These days,working from home is no longer the exception, it’s the norm. According to data, up to 42% of the US workforce now call their home as their primary full time office.
With such a dramatic change in environment comes a lot of adjusting for WFH workers. We’ve compiled a few of the most important rules to follow to ease the transition.
Stick to a Routine
Edgar Rice Burroughs got it right when he said that humans are creatures of habits. By having a routine, things simply take less effort and time. This is especially important to remember when you’re working from home, where it is very easy to arbitrarily alter your own routine, and ruin both your health and productivity in the process.
As humans we all have an internal clock that affects our cortisol, melatonin and insulin production. This is responsible for how our energy fluctuates throughout the day.
By sticking to a routine and maintaining a good work-life balance, you’ll avoid burnouts and be even more productive at home.
Identify when you’re most productive and build your schedule around it. If your peak productivity hours are in the morning, try to finish your difficult tasks during that time. Then, you can take it easy in the afternoon with the simple tasks.
Having a pre-work routine is very effective in getting you into work mode. For some, this means going for a quick jog, taking a shower, or even getting dressed as if you’re going to the office.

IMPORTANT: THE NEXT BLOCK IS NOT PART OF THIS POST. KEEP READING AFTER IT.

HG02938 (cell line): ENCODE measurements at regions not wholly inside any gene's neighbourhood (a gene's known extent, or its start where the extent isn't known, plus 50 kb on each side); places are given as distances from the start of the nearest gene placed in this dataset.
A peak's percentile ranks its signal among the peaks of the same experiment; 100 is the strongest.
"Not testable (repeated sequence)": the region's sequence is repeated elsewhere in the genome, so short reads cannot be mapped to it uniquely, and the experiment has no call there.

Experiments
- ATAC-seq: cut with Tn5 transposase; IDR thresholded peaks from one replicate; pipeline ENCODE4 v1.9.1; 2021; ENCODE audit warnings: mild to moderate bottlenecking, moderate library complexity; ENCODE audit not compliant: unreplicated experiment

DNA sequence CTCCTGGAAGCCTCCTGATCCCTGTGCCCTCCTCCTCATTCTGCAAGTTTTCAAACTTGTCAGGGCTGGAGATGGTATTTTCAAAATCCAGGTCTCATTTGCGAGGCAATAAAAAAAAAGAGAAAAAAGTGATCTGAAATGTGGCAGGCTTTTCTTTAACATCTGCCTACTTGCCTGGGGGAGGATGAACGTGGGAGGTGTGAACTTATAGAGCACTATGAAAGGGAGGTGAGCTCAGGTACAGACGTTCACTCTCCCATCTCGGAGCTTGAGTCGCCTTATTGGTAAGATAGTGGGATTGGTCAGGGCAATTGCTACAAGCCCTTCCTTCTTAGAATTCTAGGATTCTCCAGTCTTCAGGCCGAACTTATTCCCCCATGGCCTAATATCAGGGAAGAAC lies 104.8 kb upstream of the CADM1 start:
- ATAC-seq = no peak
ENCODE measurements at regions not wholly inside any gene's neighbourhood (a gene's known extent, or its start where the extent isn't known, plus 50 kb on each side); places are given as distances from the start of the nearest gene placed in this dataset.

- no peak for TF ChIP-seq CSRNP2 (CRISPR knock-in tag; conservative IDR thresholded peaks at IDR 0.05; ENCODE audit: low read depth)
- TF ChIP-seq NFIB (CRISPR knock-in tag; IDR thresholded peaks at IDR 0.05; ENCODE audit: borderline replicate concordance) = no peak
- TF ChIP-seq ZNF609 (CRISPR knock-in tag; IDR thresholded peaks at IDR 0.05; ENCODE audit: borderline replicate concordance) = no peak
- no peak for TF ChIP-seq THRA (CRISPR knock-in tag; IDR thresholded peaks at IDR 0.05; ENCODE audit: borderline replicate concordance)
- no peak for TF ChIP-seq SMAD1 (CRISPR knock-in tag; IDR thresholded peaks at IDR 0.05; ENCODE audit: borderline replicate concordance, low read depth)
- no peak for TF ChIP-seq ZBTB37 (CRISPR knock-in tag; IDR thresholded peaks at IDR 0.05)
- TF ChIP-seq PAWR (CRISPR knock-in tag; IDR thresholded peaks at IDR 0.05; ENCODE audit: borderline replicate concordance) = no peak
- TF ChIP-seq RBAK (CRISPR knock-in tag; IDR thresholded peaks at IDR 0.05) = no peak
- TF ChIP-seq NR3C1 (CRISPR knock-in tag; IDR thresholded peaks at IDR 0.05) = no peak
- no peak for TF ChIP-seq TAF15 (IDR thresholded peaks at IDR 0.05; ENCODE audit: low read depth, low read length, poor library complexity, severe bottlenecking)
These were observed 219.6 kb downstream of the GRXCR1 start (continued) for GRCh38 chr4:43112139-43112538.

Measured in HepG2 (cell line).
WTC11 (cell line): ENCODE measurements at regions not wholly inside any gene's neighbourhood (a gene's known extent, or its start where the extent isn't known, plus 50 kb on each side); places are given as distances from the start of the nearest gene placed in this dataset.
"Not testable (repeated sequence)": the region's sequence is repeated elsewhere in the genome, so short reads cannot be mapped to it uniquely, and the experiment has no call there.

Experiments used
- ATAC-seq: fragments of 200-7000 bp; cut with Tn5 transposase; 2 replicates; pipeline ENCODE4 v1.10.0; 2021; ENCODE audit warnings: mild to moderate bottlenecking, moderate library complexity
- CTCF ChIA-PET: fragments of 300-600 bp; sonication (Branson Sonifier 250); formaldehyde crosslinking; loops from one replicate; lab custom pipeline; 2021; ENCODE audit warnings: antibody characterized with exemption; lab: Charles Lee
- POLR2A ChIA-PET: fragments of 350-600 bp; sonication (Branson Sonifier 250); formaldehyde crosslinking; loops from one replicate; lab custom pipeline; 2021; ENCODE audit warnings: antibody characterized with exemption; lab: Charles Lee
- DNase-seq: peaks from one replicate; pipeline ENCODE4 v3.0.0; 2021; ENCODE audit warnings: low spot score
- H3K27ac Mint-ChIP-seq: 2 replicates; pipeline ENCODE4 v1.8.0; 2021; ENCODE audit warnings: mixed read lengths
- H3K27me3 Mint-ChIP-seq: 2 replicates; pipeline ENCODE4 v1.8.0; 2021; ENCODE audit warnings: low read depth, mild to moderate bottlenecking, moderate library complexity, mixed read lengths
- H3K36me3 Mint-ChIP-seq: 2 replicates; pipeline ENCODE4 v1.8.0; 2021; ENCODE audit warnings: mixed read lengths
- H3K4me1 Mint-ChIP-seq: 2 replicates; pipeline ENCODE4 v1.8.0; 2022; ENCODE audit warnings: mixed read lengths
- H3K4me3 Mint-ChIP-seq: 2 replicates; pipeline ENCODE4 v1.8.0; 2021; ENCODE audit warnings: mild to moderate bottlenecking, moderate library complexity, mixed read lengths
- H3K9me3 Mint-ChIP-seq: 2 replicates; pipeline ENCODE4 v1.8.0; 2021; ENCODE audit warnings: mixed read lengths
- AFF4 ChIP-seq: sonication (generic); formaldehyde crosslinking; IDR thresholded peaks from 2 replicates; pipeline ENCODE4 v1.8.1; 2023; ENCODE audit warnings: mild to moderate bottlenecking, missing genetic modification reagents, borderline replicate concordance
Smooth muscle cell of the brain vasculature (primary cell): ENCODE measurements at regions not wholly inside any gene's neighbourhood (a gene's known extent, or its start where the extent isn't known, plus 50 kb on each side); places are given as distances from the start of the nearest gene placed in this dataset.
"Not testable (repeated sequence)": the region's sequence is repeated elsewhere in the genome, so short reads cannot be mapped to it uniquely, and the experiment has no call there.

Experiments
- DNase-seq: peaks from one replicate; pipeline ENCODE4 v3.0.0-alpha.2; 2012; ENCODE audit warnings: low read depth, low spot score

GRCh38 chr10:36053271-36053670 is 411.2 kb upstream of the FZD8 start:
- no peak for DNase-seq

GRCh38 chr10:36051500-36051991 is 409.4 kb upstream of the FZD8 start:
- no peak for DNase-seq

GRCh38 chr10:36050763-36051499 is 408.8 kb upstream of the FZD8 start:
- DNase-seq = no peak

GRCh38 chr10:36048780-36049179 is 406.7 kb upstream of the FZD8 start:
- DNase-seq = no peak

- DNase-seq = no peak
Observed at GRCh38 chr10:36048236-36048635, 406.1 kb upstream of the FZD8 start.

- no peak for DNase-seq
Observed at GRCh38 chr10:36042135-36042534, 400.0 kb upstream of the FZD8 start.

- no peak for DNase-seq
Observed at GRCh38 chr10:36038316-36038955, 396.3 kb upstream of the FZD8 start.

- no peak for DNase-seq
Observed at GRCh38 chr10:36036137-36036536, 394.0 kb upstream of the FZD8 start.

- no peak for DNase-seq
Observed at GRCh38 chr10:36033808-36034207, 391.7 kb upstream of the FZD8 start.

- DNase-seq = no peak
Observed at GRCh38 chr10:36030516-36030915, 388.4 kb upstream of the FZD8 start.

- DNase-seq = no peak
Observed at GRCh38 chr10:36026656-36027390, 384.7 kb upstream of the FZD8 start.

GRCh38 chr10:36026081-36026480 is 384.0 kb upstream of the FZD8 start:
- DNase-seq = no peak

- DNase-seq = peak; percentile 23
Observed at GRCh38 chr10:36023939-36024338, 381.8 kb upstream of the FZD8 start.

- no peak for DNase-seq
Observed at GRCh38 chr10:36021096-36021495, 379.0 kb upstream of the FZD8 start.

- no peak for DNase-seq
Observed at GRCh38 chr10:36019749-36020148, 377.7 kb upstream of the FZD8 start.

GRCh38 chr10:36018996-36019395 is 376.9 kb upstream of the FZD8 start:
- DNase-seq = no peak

Likewise, a transition ritual will help you turn off your work mode. This could be something like making a to-do list for the next day and straightening your workspace.
Once your work hours are done, refrain from doing anything work-related. This includes checking work-related emails, updates, and messages.
Uphold your Regular Sleep Schedule
Just as it’s important to maintain a sense of regularity during the times you’re awake, going to bed and waking up at the same time every day is also crucial. Having a regular sleep pattern is beneficial for both your physical and mental health.
For people working from home, it’s very tempting to burn the midnight oil and work late into the night, knowing perhaps you can just wake up later in the morning the next day. Resist at all costs!
Our bodies have something called a circadian rhythm, a natural process which regulates our sleep-wake cycle in a period of roughly 24 hours.
According to Dr. Michael Breus, author of the “The Power of When”, there are 4 chronotypes in general:
Wolf - Wolves are nocturnals. They have two productivity spikes which are noon to 2 PM and later again in the evening.
Lion - If you’re a lion, you prefer waking up early and having an action-packed morning. You’re exhausted when evening comes so you hit the sack early.
Bear - Bears are the most common type. They have a circadian rhythm that follows day and night. Bears sleep well and are ready to tackle difficult tasks mid-morning. Come mid-afternoon, they have a big dip in energy levels.
Dolphin - People in this chronotype are light sleepers and may or may not have a sleep routine. They work best from mid-morning through early afternoon.
You can take the sleep rhythm quiz to find out which category you belong to and when you’re most productive to adjust your sleep schedule accordingly.